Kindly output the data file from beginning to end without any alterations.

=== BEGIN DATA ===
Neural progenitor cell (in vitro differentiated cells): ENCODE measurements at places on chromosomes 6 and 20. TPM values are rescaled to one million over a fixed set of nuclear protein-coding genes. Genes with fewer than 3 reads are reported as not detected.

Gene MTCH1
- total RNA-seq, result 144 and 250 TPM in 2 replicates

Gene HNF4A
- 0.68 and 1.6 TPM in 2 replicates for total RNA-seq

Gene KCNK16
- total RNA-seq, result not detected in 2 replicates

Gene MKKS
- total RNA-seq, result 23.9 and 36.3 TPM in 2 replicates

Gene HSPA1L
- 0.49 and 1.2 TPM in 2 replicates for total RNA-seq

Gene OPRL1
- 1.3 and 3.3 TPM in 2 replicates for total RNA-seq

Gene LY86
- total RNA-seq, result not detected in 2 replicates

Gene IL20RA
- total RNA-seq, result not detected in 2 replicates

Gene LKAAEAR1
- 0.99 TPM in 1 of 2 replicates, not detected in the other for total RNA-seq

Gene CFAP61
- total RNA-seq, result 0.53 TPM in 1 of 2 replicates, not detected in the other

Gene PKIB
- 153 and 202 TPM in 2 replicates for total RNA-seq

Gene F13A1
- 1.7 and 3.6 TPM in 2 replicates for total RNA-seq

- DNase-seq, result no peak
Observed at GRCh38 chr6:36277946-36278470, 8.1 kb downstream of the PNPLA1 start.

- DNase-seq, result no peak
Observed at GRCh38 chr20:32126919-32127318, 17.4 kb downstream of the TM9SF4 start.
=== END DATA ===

Neural progenitor cell (in vitro differentiated cells): ENCODE measurements at places on chromosomes 6 and 20. TPM values are rescaled to one million over a fixed set of nuclear protein-coding genes. Genes with fewer than 3 reads are reported as not detected.

Gene MTCH1
- total RNA-seq, result 144 and 250 TPM in 2 replicates

Gene HNF4A
- 0.68 and 1.6 TPM in 2 replicates for total RNA-seq

Gene KCNK16
- total RNA-seq, result not detected in 2 replicates

Gene MKKS
- total RNA-seq, result 23.9 and 36.3 TPM in 2 replicates

Gene HSPA1L
- 0.49 and 1.2 TPM in 2 replicates for total RNA-seq

Gene OPRL1
- 1.3 and 3.3 TPM in 2 replicates for total RNA-seq

Gene LY86
- total RNA-seq, result not detected in 2 replicates

Gene IL20RA
- total RNA-seq, result not detected in 2 replicates

Gene LKAAEAR1
- 0.99 TPM in 1 of 2 replicates, not detected in the other for total RNA-seq

Gene CFAP61
- total RNA-seq, result 0.53 TPM in 1 of 2 replicates, not detected in the other

Gene PKIB
- 153 and 202 TPM in 2 replicates for total RNA-seq

Gene F13A1
- 1.7 and 3.6 TPM in 2 replicates for total RNA-seq

- DNase-seq, result no peak
Observed at GRCh38 chr6:36277946-36278470, 8.1 kb downstream of the PNPLA1 start.

- DNase-seq, result no peak
Observed at GRCh38 chr20:32126919-32127318, 17.4 kb downstream of the TM9SF4 start.